Two days later and I’ve driven 30 miles north to Roosevelt Lake. I had tried to camp here last fall, but the temps were still in the 100 degree range. It’s late March and I’ve hit it at the perfect time. Temps in the mid 40’s at night and highs during the day reach 65 to 70. Sunny as well. I found a perfect campsite on one of the many ridges jutting out into Roosevelt Lake. I’m on a loop with only three campsites.
My view is spectacular overlooking the lake. I even have my own trail leading to the end of the ridge with 360 degree views of the lake and mountains.
The hills and mountain ranges are covered in a soft green carpet as everything is beginning to bud and bloom. Tonto Monument (Indian cliff dwellings) are visible to my left as I exit my camper. They are high up on the mountain. Two separate cliff dwellings tucked under solid rock overhangs. To my right is Roosevelt Lake and more mountain ranges beyond.
I’ll be here for 5 days, running off of my solar panels and testing my systems to ensure everything is set for the big adventure. Besides, I had purchased the camping tickets last fall and need to use them up. $30 bucks is $30 bucks and you know I have to get my moneys worth…
I’d decided to go to Tortilla Flats today, but after turning onto route 88, past the Roosevelt dam, I discovered that it is was an unpaved road for 22 miles. Instead, I took pictures of the dam, lower and upper shots. The day is perfect, sunny and cool. Wild yellow daisies cover the hillsides. At the top of the dam, I meet an older gentleman, traveling the area with his daughter.
He tells me of how he got to this area after being discharged from the Navy. He was down to 118 pounds and the doctor suggested he find a place in Colorado or Arizona to live. He headed for Globe Az where an uncle lived. Traveling back in the 50’s by car, no air-conditioning, he said he wasn’t sure he was going to make it down those hot dusty dirt roads. Before cars came to the area his uncle used to take the stage coach from Globe to Phoenix, along that route 88 I mentioned. It took 4 days each way to get there. Today it would take a couple hours, a portion of the road still being dirt.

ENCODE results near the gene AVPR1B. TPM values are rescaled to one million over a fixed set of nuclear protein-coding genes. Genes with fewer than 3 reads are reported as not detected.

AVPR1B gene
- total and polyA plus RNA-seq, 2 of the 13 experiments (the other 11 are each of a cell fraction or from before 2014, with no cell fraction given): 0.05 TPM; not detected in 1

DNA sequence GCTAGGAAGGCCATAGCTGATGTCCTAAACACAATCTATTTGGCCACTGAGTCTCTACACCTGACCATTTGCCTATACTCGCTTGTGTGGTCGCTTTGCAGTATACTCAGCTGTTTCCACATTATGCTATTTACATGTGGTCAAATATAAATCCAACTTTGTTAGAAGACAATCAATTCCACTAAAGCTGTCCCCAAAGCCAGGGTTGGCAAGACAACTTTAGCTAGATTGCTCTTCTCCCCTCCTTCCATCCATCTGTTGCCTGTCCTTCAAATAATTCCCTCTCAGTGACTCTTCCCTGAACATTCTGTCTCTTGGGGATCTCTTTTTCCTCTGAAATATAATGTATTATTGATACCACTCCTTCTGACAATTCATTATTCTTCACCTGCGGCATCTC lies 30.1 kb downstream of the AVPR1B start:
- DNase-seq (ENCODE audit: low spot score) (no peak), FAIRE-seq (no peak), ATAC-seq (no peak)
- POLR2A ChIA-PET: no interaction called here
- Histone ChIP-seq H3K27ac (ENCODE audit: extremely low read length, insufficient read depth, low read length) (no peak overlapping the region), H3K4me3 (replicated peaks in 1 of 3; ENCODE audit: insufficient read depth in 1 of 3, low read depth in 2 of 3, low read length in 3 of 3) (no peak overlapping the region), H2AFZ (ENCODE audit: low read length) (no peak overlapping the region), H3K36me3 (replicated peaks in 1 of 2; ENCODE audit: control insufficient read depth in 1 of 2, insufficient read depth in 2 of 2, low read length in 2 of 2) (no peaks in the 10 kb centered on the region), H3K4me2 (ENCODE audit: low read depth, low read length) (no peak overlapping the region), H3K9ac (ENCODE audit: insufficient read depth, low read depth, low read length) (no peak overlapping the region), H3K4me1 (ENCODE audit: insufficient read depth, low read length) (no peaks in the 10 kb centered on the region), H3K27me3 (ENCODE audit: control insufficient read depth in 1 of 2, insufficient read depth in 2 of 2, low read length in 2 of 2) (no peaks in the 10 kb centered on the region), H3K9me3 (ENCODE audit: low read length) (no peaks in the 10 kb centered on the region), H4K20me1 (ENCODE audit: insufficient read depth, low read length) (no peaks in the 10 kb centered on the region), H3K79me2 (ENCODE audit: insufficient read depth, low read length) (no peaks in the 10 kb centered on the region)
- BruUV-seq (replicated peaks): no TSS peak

Roosevelt dam was originally made out of carved stone chiseled right from the sides of the mountains surrounding the dam. It was the largest stone structured dam ever built. In the late 1980’s it was upgraded with concrete and rebar and an additional 77 feet was added on top. Today, the lake has reached its high water mark, with room to spare. I’ve been told all the lakes in the area are at full capacity for the first time in years. It’s good to see the lakes full up.
The old guy pointed out the old road below, that once went across the top of the old dam. Much of that old road is now submerged. His daughter said in a couple more weeks the mountains will be covered with desert poppies and the prickly pear will all be in bloom.
I drove over to Butcher Hook on the north end of the lake for some home style cooking (not my Mom’s, she was not the best cook). Had a 4 piece fried chicken dinner, fries, Texas toast and coleslaw for $7.95. Used to be $6.95 but they had to raise the price this past year. Filled up my truck with diesel and the attendant gave me an 8 cent discount on the fuel which brought it down to $1.88 a gallon. I think they usually only give the discount to locals. What a deal. Best price I’ve paid so far. Nice to have someone size you up and decide you’re a good guy.
A note on the solar power. The batteries are charging up great. Because I don’t have TV reception, I watch TV shows on my computer since I have great Verizon reception. Been catching up on some Late night TV shows and HGTV. Check out HULU.com. I’m able to listen to my radio, do computer stuff, have plenty of light and the furnace (fan) hardly uses any power to run at night, so the batteries are staying well charged. I even made coffee in my elect coffee maker today with plenty of power to spare. Of course the fridge, furnace and water heater are running off of propane.
To read a fascinating story about Tonto Monument go to: http://home.nps.gov/tont/historyculture/angeline-mitchell.htm